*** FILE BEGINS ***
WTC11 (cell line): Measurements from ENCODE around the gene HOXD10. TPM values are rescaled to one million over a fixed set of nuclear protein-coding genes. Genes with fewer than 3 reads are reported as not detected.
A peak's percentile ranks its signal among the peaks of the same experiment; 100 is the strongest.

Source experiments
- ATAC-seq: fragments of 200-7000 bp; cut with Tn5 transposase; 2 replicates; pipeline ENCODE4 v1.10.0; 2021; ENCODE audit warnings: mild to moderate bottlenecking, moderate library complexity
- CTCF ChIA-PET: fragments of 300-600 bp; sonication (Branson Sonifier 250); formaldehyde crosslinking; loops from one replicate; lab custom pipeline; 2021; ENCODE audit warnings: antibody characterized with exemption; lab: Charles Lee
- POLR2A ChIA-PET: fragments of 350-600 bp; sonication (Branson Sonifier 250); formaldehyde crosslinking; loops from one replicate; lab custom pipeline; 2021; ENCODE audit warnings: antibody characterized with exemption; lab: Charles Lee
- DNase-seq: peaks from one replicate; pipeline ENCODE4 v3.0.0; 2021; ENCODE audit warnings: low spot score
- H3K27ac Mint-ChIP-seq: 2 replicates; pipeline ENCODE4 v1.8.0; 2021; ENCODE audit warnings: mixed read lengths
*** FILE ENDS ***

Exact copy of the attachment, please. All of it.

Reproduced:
WTC11 (cell line): Measurements from ENCODE around the gene HOXD10. TPM values are rescaled to one million over a fixed set of nuclear protein-coding genes. Genes with fewer than 3 reads are reported as not detected.
A peak's percentile ranks its signal among the peaks of the same experiment; 100 is the strongest.

Source experiments
- ATAC-seq: fragments of 200-7000 bp; cut with Tn5 transposase; 2 replicates; pipeline ENCODE4 v1.10.0; 2021; ENCODE audit warnings: mild to moderate bottlenecking, moderate library complexity
- CTCF ChIA-PET: fragments of 300-600 bp; sonication (Branson Sonifier 250); formaldehyde crosslinking; loops from one replicate; lab custom pipeline; 2021; ENCODE audit warnings: antibody characterized with exemption; lab: Charles Lee
- POLR2A ChIA-PET: fragments of 350-600 bp; sonication (Branson Sonifier 250); formaldehyde crosslinking; loops from one replicate; lab custom pipeline; 2021; ENCODE audit warnings: antibody characterized with exemption; lab: Charles Lee
- DNase-seq: peaks from one replicate; pipeline ENCODE4 v3.0.0; 2021; ENCODE audit warnings: low spot score
- H3K27ac Mint-ChIP-seq: 2 replicates; pipeline ENCODE4 v1.8.0; 2021; ENCODE audit warnings: mixed read lengths